While embodiments are described with reference to delivery of healthcare (e.g., nursing home, ambulatory clinics, distributed care outside of the hospital, transport, etc.), the subject matter can be extended to other non-healthcare environments (e.g., industrial, commercial, etc.).

Medical procedures can include variation in duration of time to complete. When procedures take less than the forecast, valuable resources 105 can be underutilized and clinical flexibility can be degraded because the availability is unanticipated/unactionable. Variation in duration of time of procedures can also impact downstream processes, including patient handling, staffing, and equipment turn-around. When procedures take more time than forecasted, resources 110 may be unavailable for other procedures that were scheduled. Unavailability of one or more resources 110 can delay upstream processes, and create staffing shortfalls and increase fatigue stress to the stakeholders (e.g., resources 110 or patients 115).

An embodiment of the duration predictor module 120 is generally configured to characterize average duration times and variations from average duration times for a given procedure or activity. A technical effect of the duration predictor module 120 includes calculating a time interval to perform procedures. Activity data can be stored in order to create historical data (such as that visualized in histograms 305) such that the disclosed system 100 evolves or learns over time, as well as can improves accuracy of forecast durations and can increase a probability of achieving a schedule of tasks within a predetermined time and usage threshold.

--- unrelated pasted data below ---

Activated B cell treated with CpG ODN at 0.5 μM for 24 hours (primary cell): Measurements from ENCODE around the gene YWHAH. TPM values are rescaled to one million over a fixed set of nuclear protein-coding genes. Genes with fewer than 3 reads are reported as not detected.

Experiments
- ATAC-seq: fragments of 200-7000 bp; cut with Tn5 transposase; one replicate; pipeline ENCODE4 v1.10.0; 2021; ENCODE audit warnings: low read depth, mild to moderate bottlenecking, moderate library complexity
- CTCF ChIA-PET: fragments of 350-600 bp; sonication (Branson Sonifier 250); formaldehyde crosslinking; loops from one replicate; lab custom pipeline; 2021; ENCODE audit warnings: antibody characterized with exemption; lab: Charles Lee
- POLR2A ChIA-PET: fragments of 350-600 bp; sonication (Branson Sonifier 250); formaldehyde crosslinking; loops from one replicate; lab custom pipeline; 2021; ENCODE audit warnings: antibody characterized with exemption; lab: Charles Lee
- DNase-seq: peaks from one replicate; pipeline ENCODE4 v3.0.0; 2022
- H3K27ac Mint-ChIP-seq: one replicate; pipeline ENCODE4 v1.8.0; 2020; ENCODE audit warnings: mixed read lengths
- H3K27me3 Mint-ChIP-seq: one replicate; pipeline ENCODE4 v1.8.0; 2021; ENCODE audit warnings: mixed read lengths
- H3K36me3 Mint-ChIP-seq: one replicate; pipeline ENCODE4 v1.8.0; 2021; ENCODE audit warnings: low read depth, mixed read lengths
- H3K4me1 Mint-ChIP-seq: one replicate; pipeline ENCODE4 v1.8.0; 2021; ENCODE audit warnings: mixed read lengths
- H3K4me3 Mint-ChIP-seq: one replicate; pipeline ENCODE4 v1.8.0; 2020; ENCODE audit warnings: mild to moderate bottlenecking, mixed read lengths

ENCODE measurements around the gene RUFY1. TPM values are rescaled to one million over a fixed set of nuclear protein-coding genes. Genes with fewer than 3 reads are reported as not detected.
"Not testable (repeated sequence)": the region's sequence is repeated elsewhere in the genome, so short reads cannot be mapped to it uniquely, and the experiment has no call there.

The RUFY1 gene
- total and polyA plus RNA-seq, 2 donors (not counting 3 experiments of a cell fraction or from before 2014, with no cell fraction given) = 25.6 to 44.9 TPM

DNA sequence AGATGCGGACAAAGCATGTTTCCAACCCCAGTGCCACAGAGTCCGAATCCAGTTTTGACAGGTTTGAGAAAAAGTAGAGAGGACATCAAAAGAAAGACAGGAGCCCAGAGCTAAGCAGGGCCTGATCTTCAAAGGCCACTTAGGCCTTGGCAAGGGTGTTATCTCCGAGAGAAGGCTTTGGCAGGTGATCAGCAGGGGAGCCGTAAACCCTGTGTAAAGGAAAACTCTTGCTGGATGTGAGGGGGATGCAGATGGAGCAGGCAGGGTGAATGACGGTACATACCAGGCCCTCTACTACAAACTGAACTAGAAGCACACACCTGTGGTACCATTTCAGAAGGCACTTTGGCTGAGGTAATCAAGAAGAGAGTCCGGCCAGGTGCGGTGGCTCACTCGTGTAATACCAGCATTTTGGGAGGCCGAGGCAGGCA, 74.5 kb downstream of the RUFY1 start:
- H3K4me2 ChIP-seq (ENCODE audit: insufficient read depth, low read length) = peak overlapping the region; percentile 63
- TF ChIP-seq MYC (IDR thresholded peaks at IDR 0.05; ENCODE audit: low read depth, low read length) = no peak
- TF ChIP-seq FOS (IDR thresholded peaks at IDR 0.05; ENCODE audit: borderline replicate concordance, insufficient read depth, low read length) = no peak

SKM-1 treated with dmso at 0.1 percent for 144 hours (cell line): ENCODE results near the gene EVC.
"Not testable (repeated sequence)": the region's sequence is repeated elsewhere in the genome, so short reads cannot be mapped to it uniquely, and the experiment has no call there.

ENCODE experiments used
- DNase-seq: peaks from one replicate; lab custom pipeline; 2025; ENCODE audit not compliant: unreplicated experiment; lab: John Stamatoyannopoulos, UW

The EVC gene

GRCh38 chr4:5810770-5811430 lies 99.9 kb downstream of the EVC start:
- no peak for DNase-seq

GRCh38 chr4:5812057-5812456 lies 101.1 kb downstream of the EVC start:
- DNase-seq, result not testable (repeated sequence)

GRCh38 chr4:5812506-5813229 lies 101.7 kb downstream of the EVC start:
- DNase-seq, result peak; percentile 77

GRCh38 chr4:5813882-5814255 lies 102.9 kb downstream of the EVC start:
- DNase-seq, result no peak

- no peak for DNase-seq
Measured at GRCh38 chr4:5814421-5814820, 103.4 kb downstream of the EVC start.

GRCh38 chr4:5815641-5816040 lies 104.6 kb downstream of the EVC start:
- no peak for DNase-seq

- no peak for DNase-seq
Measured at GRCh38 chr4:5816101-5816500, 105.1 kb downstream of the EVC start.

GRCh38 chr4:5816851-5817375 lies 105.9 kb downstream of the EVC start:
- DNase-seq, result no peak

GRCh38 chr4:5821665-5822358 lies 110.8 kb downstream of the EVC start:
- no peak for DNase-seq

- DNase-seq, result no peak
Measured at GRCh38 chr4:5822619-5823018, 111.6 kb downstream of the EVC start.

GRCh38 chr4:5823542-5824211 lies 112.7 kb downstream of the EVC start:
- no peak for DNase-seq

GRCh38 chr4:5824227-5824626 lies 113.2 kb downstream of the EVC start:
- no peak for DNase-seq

FIG. 2 illustrates an embodiment of a method 200 to predict duration of a procedure to deliver healthcare to patients 115. Step 205 includes receiving or obtaining a request for delivery of a procedure to the admitted patient 115. Step 210 includes obtaining or receiving historical data of the resources 110 employed and historical duration of time tracked to complete the procedure. The historical data can be attributable to specific staff or other resources 110 employed in the performance of the procedure. The historical data can also be connected to biometric data 212 (e.g., weight, age, sex, blood pressure, respiratory rate, a measure of activity, chemical sensing, image-derived measures, etc.) of the patient 115 receiving the procedure, patient characterization compared to a peer group for the purposes of statistical forecasting, a patient's diagnosis related group (DRG), other ad hoc indicators which separately or jointly may be filtered and regression fitted to improve the forecast confidence interval, or combination thereof.

Step 215 includes calculating a predicted or forecast duration to complete the procedure on the admitted patient 115, so as to be assigned to or into blocks or slots of time in the schedule of resources 110 within available limits.

An example of calculating the forecast duration can include the following:


Forecast duration=Avg. duration*margin of safety*miscellaneous factor(s)

where the average duration includes average of historical durations of time to complete the procedure, wherein the margin of safety can be predetermined or received from the user, and wherein the miscellaneous factors to increase or reduce the forecast duration in view of tracked parameters can be dependent on parameters, including: variation of doctor/staff combinations in performance of the procedure; degree of severity of the patient's disease or medical condition; physical attributes of the patient 115 such as weight/height/body mass index (BMI)/surface area; availability of information, availability of resources 115; and occurrence of wrong or non-recorded information (e.g., time durations, multiple procedures conducted with only a subset being recorded, etc.).